Understanding lung nodules

An explanation for patients 

We know that when you are told you have a nodule in your lungs it can be confusing, and you may have questions. This information explains what it means to have a lung nodule, and to reassure you about what to expect.

What does ‘lung nodule’ mean? 

Finding a lung nodule on a chest X-ray or CT scan is common. The phrase ‘lung nodule’ describes a small, more dense area of the lung which appears on the image. 

Common features: 

  • Often small, measuring less than 30mm wide 
  • Don’t have any symptoms
  • Do not affect the function of the lungs or interfere with breathing

Your doctor or specialist nurse may show you your scan to help you understand what we’re looking at. On an image of a CT scan of the chest (below), the areas in black are the lungs and the lung nodule shows up as a white spot within the lung.

How common is it to have a lung nodule? 

Up to 35% of people who have a CT scan which includes their lungs will have a nodule found. Sometimes it is possible to find more than one nodule in your lungs. This is not necessarily more serious than having a single nodule.

How did you find my lung nodule? 

If you have a symptom related to your lungs or your breathing, it is very common that the doctor will ask you to have a chest X-ray or CT scan to take pictures of your lungs. 

In other cases, a scan may be done for other reasons (for example to assess your heart or kidneys). If so, any parts of the lungs that are seen on the scan will still be reviewed by the doctor. 

Sometimes a lung nodule is also called a ‘pulmonary’ nodule and the two phrases mean the same thing. 

What might have caused my lung nodule? 

The nodule can be due to lots of different causes. These can include: 

  • a small area of infection 
  • scarring 
  • normal glands within the lung 
  • previous tuberculosis (TB)  

In a small number of cases, they can be the first signs of an early cancer in the lung. If this is the case, finding them early makes them much more treatable.

What do you look for when you review my scans? 

Doctors and specialist nurses look at the size of the nodule and the characteristics of its appearance to help decide which nodules do require follow-up or assessment. 

Not all lung nodules require more follow-up. We use national guidelines which have been written using evidence from clinical studies of thousands of people’s scans and their outcomes. 

These guidelines and the features described help us to decide what to do next with each sort of nodule, and pick out any that might need follow up.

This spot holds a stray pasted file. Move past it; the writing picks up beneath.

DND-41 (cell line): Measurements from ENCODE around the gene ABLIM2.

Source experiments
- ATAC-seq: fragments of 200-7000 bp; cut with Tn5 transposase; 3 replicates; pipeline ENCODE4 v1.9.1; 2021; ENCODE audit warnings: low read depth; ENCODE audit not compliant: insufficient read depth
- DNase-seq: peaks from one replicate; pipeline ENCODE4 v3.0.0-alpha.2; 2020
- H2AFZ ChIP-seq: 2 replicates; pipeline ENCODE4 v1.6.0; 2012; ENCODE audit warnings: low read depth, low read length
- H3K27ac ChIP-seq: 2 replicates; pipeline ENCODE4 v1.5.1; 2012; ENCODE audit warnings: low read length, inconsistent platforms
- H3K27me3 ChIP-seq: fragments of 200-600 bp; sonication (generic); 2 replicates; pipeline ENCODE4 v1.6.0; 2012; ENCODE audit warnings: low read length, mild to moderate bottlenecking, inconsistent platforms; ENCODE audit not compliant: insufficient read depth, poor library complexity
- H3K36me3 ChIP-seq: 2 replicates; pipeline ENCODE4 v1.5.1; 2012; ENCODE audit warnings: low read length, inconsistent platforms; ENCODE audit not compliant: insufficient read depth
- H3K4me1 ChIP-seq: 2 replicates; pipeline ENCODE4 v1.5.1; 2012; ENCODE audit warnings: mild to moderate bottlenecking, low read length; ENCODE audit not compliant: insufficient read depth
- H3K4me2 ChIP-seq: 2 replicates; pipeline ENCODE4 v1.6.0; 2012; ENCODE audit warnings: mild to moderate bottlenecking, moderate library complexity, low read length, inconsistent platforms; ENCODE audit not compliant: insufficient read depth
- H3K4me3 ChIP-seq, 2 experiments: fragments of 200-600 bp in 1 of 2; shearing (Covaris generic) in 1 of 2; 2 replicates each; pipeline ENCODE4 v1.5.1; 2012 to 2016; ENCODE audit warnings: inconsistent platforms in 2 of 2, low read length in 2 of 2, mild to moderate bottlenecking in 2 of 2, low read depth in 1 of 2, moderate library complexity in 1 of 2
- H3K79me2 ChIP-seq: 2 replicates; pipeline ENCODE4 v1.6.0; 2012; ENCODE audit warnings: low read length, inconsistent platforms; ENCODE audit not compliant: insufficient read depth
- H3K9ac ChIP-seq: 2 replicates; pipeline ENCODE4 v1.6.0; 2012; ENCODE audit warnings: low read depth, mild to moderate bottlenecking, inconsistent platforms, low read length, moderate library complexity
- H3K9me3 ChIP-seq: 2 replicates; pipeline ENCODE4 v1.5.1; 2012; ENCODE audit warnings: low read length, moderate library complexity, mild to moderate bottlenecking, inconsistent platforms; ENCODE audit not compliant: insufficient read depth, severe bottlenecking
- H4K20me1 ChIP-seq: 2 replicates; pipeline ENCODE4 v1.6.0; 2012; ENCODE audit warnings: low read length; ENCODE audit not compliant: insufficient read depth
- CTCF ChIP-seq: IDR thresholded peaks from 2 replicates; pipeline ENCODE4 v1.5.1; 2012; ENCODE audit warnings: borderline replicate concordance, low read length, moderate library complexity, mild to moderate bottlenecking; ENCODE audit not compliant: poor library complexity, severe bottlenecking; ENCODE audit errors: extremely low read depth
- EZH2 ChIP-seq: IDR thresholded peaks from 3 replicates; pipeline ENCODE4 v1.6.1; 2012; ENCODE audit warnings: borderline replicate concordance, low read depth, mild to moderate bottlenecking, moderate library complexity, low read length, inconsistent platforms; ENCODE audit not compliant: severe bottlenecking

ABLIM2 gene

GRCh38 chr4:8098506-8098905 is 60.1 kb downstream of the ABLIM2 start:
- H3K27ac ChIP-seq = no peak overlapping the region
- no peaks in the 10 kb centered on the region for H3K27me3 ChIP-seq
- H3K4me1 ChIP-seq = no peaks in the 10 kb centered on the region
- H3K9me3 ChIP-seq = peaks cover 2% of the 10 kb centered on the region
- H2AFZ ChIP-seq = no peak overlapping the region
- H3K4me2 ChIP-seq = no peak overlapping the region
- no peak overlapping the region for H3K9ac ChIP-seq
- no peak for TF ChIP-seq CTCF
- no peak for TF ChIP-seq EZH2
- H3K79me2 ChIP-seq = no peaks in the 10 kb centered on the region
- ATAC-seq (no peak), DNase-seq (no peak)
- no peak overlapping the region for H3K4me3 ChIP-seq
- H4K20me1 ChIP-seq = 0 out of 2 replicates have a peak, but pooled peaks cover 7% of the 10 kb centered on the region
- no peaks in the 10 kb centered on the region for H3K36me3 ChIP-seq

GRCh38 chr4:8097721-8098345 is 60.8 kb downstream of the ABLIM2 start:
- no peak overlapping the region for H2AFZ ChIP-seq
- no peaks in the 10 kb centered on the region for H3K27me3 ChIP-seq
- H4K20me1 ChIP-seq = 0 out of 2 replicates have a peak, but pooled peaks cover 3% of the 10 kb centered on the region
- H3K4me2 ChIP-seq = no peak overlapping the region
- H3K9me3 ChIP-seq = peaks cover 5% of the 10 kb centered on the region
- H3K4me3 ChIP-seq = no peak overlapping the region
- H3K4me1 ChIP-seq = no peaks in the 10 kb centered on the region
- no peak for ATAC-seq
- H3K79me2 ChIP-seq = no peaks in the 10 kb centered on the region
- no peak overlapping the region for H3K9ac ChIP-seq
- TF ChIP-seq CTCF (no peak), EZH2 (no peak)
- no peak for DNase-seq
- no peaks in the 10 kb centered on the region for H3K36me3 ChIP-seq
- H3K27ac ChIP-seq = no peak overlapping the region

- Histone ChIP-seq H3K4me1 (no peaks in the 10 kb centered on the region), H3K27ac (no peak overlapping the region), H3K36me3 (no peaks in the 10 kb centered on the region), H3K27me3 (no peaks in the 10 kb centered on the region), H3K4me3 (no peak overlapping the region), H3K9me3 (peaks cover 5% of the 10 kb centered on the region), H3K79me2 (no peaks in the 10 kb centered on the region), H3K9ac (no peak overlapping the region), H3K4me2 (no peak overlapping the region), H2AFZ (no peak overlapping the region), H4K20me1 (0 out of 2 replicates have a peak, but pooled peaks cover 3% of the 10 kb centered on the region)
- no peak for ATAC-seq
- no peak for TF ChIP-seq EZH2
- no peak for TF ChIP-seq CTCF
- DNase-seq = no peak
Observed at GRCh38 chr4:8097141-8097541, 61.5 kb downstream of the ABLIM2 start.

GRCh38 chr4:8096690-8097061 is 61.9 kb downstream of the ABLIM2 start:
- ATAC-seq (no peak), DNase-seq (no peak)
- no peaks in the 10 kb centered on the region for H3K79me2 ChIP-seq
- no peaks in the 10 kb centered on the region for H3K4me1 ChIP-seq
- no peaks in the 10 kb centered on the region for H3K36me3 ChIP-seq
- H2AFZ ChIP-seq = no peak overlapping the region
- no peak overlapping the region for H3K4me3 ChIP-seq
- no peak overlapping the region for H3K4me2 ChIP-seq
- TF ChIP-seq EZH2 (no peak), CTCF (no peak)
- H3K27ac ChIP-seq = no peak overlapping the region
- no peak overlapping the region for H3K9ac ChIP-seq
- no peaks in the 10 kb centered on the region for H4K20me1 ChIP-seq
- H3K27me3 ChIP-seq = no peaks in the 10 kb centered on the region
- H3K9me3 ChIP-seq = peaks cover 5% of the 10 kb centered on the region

We also take into account lots of other factors like your age and other medical history. 

How will my lung nodule be followed up? 

It is not always possible to tell what a nodule represents on the very first scan. In these cases, we may offer you one or more further scans to see if the nodule changes or stays the same over a period of time. 

Most lung nodules stay the same size, get smaller, or even disappear. If the nodule has not increased in size over several scans, no more follow-up is required. The majority of lung nodules do not change.

The process of repeated scans and reviewing results is sometimes called ‘nodule surveillance’ or ‘active monitoring’. 

What happens if my doctor or specialist nurse tells me I need other tests? 

A small number of people may be asked to do more specialised tests after CT scans. 

This is because we know a small number of nodules can develop into early lung cancer, and it is important to get follow-up of these nodules right. 

If a nodule is cancerous, we aim to diagnose it early so we can offer more treatment options and aim for curative treatment if possible.

It is important to remember, though, that the general risk of a nodule being early lung cancer is small. 

Your doctor or specialist nurse will talk to you about your individual risk and you can always ask any questions if you have them. 

Support for you and your family 

If you have a scan which shows a lung nodule, a multidisciplinary team (MDT) works together to look after you. The team might include consultant respiratory physicians, surgeons and specialist trainee doctors, a consultant radiologist, specialist nurses, and MDT coordinators. 

Your appointments will normally be with a respiratory physician or specialist nurse to discuss results of your scans and next steps for you. 

These might be face to face, over the telephone, via video clinics or through letters. 

If you do have worries or anxieties, especially between appointments, it’s important to talk to them about this.


Lung nodules are very common findings, and your team is there to support and work with you and to answer any questions you have.


Was this page useful to you?

Share this page